How can you resist these darling faces of a few of our kids?
That reminds me....20+ of our kids will be "resettled" in December! The goal of our organization is to find a safe, loving PERMANENT HOME for each child. Living at an "institution" is not the ideal for a child. Many of our kids have been at our transitional home for quite a while (even a few years), but in December most of them will be placed in foster families or resettled with their relatives (if they have loving relatives who can support them.)

Please pray for our social workers as they are working on finding families for our precious kids. And pray for the kids as they transition from their friends and comfort zone (Dwelling Places) to a NEW home. That can be incredibly challenging for young kids!

Saturday, October 16, 2010

"autumn" happenings...

Despite the fact that the weeks are FLYING by (not a good thing in my book!), October in Uganda has been awesome. However, I wish I could experience some Fall loveliness right now. Ya know--pumpkins, colorful leaves, sweaters, jeans, apple cider, crisp autumn air, pumpkin bread, fall-scented candles, the usual Fall decorations on our back porch (my mom's a decorating pro!) Autumn is my favorite season, so I'm a bit jealous every time I log onto Facebook and see 20+ statuses that contain words like "drinking a pumpkin spice latte" or "getting ready to go to the corn maze."

Next month, I'll be traveling to Kenya (Nairobi and Mombasa) with my dear roommate. I'm excited to experience (and photograph!) another African country. If any of you happen to have suggestions for lodging, please let me know...(a missionary family, hotel, etc)..we're planning the trip this week hopefully. Talk about last minute ;)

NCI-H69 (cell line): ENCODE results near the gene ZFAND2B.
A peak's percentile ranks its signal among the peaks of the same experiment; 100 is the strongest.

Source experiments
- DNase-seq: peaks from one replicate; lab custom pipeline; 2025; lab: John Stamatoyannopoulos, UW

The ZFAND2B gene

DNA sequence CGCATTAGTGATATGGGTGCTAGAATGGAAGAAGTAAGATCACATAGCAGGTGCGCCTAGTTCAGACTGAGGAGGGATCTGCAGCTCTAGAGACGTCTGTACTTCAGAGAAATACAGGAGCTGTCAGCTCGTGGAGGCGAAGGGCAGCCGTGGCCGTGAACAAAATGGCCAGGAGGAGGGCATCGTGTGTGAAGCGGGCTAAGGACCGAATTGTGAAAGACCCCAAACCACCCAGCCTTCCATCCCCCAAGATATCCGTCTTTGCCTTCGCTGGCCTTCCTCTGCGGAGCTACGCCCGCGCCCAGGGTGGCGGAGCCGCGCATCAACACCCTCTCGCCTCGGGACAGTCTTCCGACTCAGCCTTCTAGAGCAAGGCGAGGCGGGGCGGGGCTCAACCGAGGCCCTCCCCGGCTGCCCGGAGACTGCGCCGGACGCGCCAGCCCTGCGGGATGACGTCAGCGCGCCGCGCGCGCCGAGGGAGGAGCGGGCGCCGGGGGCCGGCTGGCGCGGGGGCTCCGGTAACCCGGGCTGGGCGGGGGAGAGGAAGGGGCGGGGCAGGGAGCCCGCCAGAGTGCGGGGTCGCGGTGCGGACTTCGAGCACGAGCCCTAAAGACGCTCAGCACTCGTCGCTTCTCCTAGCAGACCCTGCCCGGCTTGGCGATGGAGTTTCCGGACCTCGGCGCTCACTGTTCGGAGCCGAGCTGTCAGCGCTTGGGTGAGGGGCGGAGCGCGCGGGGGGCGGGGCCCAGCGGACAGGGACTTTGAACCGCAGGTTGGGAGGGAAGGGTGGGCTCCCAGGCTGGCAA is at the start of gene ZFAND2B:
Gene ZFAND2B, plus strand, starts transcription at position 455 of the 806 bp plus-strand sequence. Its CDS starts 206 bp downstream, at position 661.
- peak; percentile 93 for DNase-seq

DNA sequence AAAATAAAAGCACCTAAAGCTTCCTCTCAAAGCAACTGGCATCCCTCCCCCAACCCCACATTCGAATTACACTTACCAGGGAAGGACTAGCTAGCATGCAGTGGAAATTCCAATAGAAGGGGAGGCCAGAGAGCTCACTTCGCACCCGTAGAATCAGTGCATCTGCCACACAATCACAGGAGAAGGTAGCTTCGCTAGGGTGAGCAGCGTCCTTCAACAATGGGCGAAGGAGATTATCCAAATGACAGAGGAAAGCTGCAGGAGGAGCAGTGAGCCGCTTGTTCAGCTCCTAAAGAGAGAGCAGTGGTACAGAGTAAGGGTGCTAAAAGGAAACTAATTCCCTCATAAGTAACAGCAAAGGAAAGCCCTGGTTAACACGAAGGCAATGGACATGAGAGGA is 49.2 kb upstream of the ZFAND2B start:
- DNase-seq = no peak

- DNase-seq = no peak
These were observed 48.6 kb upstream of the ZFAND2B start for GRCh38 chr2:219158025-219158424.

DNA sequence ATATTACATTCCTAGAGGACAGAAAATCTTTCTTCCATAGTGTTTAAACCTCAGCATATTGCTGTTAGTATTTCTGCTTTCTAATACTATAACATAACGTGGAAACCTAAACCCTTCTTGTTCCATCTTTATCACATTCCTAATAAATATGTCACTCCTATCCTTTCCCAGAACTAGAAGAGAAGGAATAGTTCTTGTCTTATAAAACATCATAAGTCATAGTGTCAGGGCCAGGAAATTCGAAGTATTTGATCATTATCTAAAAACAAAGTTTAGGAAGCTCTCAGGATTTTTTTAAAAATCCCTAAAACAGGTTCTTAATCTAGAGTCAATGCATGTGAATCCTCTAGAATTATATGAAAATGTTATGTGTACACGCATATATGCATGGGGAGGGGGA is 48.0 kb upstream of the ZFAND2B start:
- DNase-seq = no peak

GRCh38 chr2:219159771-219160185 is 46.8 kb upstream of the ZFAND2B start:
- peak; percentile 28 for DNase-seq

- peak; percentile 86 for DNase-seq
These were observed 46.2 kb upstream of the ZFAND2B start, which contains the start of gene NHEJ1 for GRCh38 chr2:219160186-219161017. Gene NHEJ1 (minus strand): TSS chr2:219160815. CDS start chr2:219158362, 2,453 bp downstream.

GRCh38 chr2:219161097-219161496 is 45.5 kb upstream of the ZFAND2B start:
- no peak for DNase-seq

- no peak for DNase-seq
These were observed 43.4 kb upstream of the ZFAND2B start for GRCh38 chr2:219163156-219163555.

God is really working here in Kampala; I can't possibly explain everything via a blog. But here are a few random photos and thoughts on my mind...thanks, everyone, for your continued prayers for this beautiful country!

The low-point of October was saying farewell to my dear friend, Carolyn, who was another AIM missionary here. Ever since day #1 of my time in Uganda, Carolyn was here too. So it's weird adjusting to life without her...but I'm thankful for our friendship. I'm blessed to have friends here from all around the world, but there's something comforting about having a fellow American around to share specific humor with, etc. Bonding over "Nice" coconut cookies, Friendship Club, heart-to-heart talks, sharing struggles/fears/dreams, laughing until we cry...yeah I'm missing her!

There's a wonderful Ugandan family who lives in the flat below mine. Each evening when I return home from work, the young kids are outside and greet me with huge smiles and genuine hugs. Love it. They often ask: "ash-uh-lee! Tusambe omupilla!!" (let's kick the ball) I found out they are Christians, which is extra exciting. Today, the mom (Mama Trudy) came up to our flat and taught Grace and I how to make Ugandan cakes (similar to muffins.) I'll let the photos do the talking...

Catching Grace in a silly mood! We get along well ;)

I failed to buy paper muffin holders, so I had to hand-make some out of foil. Wasn't as easy as it would seem!

mmm they were delicious with a bit of Nutella on top! [thank you, HOHC, for your wonderful care package!!!]